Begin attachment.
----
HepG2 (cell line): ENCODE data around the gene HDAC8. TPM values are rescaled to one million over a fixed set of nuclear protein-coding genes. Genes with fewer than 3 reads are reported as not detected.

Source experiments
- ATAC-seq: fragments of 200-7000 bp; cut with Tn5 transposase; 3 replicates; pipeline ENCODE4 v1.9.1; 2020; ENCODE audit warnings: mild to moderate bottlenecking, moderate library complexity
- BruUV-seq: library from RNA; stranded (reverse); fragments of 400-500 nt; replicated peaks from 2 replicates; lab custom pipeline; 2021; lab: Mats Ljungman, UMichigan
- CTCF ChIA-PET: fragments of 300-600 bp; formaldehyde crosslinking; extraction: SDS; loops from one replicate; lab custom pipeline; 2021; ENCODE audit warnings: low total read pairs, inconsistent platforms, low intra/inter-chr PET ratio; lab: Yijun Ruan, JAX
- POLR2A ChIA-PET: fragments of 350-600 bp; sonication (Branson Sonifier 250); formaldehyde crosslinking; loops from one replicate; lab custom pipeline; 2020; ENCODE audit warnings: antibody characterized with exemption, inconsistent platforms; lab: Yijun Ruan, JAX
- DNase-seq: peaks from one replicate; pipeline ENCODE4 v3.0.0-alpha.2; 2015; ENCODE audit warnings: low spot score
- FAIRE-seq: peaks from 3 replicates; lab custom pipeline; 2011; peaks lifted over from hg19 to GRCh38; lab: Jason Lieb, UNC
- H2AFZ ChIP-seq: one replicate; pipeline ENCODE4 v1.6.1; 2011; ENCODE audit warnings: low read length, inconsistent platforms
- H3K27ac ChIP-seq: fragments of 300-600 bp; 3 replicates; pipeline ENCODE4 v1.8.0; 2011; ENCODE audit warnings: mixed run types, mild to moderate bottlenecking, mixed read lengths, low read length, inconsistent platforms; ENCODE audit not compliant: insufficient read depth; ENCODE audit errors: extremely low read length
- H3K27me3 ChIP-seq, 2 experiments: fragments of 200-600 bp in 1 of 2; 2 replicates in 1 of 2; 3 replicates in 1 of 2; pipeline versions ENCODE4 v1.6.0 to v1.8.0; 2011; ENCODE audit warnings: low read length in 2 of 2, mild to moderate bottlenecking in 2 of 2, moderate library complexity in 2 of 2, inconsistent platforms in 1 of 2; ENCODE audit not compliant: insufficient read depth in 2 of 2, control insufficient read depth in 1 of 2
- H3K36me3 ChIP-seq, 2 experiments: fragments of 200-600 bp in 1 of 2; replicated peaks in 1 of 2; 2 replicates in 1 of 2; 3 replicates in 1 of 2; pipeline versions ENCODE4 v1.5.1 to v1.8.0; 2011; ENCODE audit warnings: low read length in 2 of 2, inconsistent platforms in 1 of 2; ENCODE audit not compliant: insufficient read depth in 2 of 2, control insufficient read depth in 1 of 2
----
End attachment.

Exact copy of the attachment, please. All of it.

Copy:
HepG2 (cell line): ENCODE data around the gene HDAC8. TPM values are rescaled to one million over a fixed set of nuclear protein-coding genes. Genes with fewer than 3 reads are reported as not detected.

Source experiments
- ATAC-seq: fragments of 200-7000 bp; cut with Tn5 transposase; 3 replicates; pipeline ENCODE4 v1.9.1; 2020; ENCODE audit warnings: mild to moderate bottlenecking, moderate library complexity
- BruUV-seq: library from RNA; stranded (reverse); fragments of 400-500 nt; replicated peaks from 2 replicates; lab custom pipeline; 2021; lab: Mats Ljungman, UMichigan
- CTCF ChIA-PET: fragments of 300-600 bp; formaldehyde crosslinking; extraction: SDS; loops from one replicate; lab custom pipeline; 2021; ENCODE audit warnings: low total read pairs, inconsistent platforms, low intra/inter-chr PET ratio; lab: Yijun Ruan, JAX
- POLR2A ChIA-PET: fragments of 350-600 bp; sonication (Branson Sonifier 250); formaldehyde crosslinking; loops from one replicate; lab custom pipeline; 2020; ENCODE audit warnings: antibody characterized with exemption, inconsistent platforms; lab: Yijun Ruan, JAX
- DNase-seq: peaks from one replicate; pipeline ENCODE4 v3.0.0-alpha.2; 2015; ENCODE audit warnings: low spot score
- FAIRE-seq: peaks from 3 replicates; lab custom pipeline; 2011; peaks lifted over from hg19 to GRCh38; lab: Jason Lieb, UNC
- H2AFZ ChIP-seq: one replicate; pipeline ENCODE4 v1.6.1; 2011; ENCODE audit warnings: low read length, inconsistent platforms
- H3K27ac ChIP-seq: fragments of 300-600 bp; 3 replicates; pipeline ENCODE4 v1.8.0; 2011; ENCODE audit warnings: mixed run types, mild to moderate bottlenecking, mixed read lengths, low read length, inconsistent platforms; ENCODE audit not compliant: insufficient read depth; ENCODE audit errors: extremely low read length
- H3K27me3 ChIP-seq, 2 experiments: fragments of 200-600 bp in 1 of 2; 2 replicates in 1 of 2; 3 replicates in 1 of 2; pipeline versions ENCODE4 v1.6.0 to v1.8.0; 2011; ENCODE audit warnings: low read length in 2 of 2, mild to moderate bottlenecking in 2 of 2, moderate library complexity in 2 of 2, inconsistent platforms in 1 of 2; ENCODE audit not compliant: insufficient read depth in 2 of 2, control insufficient read depth in 1 of 2
- H3K36me3 ChIP-seq, 2 experiments: fragments of 200-600 bp in 1 of 2; replicated peaks in 1 of 2; 2 replicates in 1 of 2; 3 replicates in 1 of 2; pipeline versions ENCODE4 v1.5.1 to v1.8.0; 2011; ENCODE audit warnings: low read length in 2 of 2, inconsistent platforms in 1 of 2; ENCODE audit not compliant: insufficient read depth in 2 of 2, control insufficient read depth in 1 of 2